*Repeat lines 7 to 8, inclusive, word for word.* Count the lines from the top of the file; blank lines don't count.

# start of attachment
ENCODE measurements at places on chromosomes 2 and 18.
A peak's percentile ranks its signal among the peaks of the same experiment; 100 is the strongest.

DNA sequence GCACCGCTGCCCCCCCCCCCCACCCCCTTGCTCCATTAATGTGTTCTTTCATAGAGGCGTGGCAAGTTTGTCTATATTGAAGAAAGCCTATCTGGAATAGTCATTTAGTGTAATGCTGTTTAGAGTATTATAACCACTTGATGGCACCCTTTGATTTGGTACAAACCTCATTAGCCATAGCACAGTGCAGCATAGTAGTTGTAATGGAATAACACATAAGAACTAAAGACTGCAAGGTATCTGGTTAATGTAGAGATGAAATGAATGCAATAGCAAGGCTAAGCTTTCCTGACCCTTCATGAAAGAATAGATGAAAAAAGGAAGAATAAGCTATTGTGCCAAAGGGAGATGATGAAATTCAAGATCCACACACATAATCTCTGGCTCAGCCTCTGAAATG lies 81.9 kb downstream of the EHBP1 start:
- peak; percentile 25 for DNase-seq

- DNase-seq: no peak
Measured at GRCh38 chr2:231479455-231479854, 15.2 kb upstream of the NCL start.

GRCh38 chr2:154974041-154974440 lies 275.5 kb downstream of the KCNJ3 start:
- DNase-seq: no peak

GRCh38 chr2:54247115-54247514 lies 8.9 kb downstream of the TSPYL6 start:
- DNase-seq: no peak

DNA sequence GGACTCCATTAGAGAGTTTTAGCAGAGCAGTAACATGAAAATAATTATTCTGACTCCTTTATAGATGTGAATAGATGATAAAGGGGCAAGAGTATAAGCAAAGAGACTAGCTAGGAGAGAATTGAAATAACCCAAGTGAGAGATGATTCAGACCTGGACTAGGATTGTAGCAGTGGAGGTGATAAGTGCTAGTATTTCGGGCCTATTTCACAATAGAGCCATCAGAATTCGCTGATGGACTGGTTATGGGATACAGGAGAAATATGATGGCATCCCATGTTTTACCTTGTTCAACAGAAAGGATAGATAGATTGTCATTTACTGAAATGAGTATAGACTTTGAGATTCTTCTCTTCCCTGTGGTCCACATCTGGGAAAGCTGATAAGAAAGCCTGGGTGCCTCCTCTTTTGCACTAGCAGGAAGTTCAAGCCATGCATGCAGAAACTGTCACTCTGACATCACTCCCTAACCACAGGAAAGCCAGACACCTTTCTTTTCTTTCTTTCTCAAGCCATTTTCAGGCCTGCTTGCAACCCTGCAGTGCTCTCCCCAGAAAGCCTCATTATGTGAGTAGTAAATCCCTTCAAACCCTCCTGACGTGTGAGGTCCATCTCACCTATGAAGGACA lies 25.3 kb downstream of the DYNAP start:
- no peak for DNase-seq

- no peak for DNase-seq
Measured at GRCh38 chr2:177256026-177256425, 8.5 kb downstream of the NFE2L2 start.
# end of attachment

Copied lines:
GRCh38 chr2:154974041-154974440 lies 275.5 kb downstream of the KCNJ3 start:
- DNase-seq: no peak